That dominance can be evolved has been demonstrated on several occasions by selection experiments. Ford obtained specimens of the Currant Moth Abraxas grossulariata (L.) carrying a gene which, when homozygous, changes the white ground colour of the wings to yellow. The heterozygote is intermediate in appearance. He divided his stock into two and, in one, selected from generation to generation for the palest heterozygotes and, in the other, for the yellowest ones. In a few generations the effect of the gene had become almost completely recessive in the pale line, and almost completely dominant in the other line, thereby demonstrating not only that dominance could be evolved, but that this could occur in either direction. The experiment also shows that modifiers are available for producing dominance, as have other similar experiments. Stocks used in the laboratory are usually derived from a few individuals, therefore it is evident that in the much larger populations found in the wild, many more suitable modifiers must be available. Following this work (in order to get a comparison from other material an the number of generations required for the selection) Fisher himself with S. B. Holt got an exactly comparable result (in approximately the same number of generations) working with a 'short-tail' gene in mice.
Although it has been shown that dominance can be evolved, this does not prove that it is normally evolved and that disadvantageous mutants usually become recessive. That they usually do so is, however, indicated by the fact that the common allelomorph found in natural populations is nearly always dominant for its major effects. That is to say, in Haldane's terminology, it has a safety factor of 2. This view is further strengthened by Ford's point that it is often only the more obvious characters controlled by a gene which are, in fact, dominant.
In theory, it is possible to test the hypothesis by putting mutants from one species into the gene-complex of another in which they have not occurred, and seeing if dominance vanishes. There are, however, several difficulties. To begin with, it is almost impossible to be certain that the mutant does not occur, or has not in the past in the test stock, for when two forms can be crossed and produce fertile hybrids they are likely to have arisen from a common ancestral stock in the not too distant past, and the mutant may well have occurred in this stock. Where the method has been used in cotton and apparently given evidence in favour of the evolution of dominance, the data are open to quite a different interpretation.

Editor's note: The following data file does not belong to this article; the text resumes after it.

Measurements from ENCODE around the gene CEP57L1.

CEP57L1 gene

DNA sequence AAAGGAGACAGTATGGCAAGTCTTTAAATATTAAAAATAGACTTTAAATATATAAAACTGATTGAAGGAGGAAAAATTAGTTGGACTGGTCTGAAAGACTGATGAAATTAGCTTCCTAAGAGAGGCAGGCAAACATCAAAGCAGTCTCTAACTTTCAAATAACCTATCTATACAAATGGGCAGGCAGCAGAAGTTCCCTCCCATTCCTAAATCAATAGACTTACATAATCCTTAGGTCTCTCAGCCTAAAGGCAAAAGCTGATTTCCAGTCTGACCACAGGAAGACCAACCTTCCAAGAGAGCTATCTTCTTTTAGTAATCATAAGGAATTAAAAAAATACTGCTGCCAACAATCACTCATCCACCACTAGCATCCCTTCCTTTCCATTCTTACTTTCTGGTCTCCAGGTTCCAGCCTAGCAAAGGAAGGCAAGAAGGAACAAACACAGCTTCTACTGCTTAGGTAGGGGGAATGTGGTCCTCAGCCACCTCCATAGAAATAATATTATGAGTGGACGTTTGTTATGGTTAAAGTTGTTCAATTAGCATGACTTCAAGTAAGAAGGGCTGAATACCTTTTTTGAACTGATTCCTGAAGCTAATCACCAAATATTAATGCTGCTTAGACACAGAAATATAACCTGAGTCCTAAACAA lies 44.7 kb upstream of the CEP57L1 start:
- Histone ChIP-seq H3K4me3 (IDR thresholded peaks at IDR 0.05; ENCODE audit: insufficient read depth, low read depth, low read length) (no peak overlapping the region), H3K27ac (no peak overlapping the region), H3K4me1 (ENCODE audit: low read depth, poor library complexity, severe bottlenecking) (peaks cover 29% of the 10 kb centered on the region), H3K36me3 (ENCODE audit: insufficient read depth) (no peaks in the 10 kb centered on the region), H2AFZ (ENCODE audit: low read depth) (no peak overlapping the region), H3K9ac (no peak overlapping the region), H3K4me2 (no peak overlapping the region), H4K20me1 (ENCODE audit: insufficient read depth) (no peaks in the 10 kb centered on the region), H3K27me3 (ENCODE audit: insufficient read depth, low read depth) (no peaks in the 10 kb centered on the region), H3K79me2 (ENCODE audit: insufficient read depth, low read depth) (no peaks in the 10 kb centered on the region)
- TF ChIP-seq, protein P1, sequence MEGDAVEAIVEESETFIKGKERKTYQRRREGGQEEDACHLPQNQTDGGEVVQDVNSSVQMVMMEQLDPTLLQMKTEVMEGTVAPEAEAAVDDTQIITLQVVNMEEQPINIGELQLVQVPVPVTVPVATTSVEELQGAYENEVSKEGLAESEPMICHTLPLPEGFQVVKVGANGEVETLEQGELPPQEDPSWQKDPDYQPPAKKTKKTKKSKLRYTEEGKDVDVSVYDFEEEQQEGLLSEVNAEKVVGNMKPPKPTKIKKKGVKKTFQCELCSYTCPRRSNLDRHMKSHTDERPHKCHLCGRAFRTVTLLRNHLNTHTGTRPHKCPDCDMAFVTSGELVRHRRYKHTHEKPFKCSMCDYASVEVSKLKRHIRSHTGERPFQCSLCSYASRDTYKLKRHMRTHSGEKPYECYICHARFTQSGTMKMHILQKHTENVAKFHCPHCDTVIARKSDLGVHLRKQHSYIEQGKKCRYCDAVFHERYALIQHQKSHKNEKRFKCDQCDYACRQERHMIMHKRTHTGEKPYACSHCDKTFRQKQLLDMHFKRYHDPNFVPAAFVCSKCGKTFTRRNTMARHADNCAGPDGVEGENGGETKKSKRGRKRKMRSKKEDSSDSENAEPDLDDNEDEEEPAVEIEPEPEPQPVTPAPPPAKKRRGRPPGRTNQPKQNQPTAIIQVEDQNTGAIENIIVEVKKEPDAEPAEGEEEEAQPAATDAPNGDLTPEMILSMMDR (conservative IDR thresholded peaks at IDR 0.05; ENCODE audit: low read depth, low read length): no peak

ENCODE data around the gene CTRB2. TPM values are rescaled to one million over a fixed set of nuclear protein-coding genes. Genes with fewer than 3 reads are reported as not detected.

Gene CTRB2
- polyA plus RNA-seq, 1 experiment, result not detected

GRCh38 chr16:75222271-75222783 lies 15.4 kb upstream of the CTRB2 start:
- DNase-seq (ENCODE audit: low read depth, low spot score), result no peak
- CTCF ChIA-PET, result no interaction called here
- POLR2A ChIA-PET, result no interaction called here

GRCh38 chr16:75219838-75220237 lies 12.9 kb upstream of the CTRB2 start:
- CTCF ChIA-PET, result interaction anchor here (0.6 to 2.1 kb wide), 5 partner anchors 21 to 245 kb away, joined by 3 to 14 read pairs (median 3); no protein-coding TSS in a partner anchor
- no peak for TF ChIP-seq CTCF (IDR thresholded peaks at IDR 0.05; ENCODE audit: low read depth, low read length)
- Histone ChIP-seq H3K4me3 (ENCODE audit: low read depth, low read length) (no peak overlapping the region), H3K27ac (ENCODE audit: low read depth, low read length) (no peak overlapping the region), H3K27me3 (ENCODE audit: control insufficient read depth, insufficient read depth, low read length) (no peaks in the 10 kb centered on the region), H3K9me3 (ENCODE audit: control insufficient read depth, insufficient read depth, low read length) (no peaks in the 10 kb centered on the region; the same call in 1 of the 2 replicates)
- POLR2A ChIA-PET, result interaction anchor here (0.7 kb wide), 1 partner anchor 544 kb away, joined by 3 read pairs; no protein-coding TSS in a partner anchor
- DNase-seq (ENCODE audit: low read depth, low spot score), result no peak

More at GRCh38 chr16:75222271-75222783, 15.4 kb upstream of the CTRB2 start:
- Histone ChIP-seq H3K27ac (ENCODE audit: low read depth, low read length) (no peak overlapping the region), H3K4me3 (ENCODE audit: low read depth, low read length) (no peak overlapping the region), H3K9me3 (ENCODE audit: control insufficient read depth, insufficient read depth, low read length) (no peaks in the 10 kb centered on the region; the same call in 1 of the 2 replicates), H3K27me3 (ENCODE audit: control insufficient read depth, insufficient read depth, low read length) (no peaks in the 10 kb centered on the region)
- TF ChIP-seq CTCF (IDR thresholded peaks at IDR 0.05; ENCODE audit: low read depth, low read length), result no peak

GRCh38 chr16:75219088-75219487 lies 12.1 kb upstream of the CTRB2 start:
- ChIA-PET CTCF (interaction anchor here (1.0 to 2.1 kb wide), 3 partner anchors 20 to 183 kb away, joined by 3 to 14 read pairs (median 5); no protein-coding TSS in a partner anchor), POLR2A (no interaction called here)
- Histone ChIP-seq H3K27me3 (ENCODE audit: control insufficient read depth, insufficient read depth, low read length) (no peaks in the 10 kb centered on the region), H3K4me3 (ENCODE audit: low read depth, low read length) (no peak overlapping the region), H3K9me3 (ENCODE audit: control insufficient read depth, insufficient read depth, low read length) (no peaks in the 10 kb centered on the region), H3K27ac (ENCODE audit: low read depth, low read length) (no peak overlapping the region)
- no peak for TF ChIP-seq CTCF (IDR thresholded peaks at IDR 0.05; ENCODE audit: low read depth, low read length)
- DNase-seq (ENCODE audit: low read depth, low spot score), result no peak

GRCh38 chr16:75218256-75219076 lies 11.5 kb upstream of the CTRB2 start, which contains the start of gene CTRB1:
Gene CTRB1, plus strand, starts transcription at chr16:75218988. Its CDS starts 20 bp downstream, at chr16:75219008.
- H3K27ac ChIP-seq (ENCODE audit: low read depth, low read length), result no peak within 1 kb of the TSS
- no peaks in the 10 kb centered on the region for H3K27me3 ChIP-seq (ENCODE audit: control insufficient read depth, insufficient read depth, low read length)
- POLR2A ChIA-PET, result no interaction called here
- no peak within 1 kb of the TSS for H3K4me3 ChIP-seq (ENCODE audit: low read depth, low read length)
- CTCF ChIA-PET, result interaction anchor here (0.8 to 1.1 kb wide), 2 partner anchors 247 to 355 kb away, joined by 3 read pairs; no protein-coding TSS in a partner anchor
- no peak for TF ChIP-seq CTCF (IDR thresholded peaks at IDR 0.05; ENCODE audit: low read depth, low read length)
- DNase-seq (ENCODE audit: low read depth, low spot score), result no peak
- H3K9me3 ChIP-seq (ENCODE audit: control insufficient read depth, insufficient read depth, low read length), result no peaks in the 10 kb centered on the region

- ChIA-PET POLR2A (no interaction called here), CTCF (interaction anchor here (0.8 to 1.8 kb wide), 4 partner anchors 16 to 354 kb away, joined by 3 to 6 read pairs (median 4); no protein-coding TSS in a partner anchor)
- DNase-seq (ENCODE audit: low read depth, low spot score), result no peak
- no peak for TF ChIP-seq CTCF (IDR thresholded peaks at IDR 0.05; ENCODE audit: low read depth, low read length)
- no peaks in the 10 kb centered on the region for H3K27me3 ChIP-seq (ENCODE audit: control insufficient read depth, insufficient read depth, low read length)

Some similar but perhaps more convincing evidence is provided by a study of the Swallowtail butterfly Papilio memnon L. On the island of Palawan males and females have a long projection (tail) on each hind wing. In other populations the allelomorph which controls the presence of these tails is not known, the individuals being homozygous for the alternative allelomorph. It has been shown, by making appropriate crosses, that the absence of tails is recessive in the Palawan gene-complex. However, the presence of tails is recessive in other populations. That is to say, the dominance is reversed and the allelomorph which is rare or absent, whichever it may be in a particular population, is recessive in effect, as would be expected an Fisher's theory of the evolution of dominance.
The final answer to the problem of how the recessiveness of deleterious mutants usually arises is only likely to be reached when we know more about how genes exert their effects. The data now available show that many genes are not active for much of the time but only when their products are required, and are switched off when there is an excess of them. The mechanism regulating the activity of the genes is clearly adaptive and evolved as the result of natural selection. It might be argued that a by-product of the evolution of such mechanisms would be the evolution of dominance if the rate of action of the gene is not critical. However, as pointed out previously this still does not explain why the homozygote is capable of manufacturing substance at twice the rate of production normally required. What is known of gene action at the present time does not help us explain this margin of safety.
The importance of the controversy over the method by which dominance is obtained is a direct result of the hypothesis that drift is important in evolution. For, if the recessiveness of deleterious mutants is evolved by the accumulation of genes modifying its effect, as Fisher maintained, very small selective values must usually be effective in controlling evolution, and the great importance of drift in evolution would be thereby disproved.
CLARKE, C. A., and SHEPPARD, P. M. (1960). 'The evolution of dominance under disruptive selection', Heredity, 14:73-87.